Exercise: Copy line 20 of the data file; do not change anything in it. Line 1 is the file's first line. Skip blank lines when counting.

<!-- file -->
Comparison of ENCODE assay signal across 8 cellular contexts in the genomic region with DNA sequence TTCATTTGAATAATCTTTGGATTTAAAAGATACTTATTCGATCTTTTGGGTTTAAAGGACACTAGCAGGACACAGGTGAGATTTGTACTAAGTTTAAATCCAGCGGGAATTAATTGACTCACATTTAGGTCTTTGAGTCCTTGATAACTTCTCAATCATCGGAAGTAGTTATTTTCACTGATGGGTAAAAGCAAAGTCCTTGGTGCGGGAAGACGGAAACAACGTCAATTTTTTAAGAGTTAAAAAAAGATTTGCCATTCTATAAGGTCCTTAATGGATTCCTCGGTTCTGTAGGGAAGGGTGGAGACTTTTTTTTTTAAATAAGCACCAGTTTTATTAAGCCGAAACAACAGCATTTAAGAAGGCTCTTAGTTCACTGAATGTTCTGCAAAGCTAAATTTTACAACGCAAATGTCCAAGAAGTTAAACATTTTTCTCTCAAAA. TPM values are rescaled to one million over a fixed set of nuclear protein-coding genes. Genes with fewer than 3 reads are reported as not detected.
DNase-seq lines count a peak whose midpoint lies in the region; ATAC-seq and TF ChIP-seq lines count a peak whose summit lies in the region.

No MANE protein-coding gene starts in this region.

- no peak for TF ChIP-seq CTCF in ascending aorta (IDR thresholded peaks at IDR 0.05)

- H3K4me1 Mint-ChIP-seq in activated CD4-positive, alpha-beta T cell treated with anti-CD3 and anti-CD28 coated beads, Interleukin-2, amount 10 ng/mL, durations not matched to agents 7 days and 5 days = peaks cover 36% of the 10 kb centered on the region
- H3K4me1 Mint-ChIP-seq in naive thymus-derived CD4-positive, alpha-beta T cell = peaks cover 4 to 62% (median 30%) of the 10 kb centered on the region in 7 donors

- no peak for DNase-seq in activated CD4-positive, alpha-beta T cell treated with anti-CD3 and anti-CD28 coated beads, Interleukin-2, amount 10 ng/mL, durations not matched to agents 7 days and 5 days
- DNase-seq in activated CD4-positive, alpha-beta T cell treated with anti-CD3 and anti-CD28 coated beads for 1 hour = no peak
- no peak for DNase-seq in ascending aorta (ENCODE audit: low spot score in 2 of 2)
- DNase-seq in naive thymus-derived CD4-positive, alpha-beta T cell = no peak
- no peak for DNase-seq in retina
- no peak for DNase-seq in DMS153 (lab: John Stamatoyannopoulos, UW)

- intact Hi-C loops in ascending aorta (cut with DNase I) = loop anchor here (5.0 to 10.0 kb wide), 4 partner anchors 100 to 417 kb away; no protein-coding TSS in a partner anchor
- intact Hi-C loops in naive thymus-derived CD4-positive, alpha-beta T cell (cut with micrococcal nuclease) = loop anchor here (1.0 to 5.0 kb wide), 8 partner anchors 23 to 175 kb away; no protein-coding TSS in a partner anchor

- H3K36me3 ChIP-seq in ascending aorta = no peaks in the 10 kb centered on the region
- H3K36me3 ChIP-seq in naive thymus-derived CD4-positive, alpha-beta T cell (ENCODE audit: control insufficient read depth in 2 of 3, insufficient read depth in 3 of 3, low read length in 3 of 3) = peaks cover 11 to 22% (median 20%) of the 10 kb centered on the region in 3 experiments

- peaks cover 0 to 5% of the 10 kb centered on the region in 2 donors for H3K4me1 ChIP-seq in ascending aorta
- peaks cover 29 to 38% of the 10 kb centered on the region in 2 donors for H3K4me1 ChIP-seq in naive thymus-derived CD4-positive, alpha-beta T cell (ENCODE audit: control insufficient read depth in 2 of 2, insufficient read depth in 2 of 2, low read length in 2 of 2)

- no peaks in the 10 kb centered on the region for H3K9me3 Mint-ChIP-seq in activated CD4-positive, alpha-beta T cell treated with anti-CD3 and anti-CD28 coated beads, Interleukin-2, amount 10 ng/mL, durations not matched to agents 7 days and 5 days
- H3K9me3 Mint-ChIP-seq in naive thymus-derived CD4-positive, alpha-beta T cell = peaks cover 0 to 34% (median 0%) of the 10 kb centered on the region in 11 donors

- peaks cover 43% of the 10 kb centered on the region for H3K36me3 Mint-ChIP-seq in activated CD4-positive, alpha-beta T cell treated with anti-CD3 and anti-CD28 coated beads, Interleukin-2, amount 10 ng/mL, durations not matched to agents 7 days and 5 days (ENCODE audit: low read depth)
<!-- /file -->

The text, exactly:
- H3K9me3 Mint-ChIP-seq in naive thymus-derived CD4-positive, alpha-beta T cell = peaks cover 0 to 34% (median 0%) of the 10 kb centered on the region in 11 donors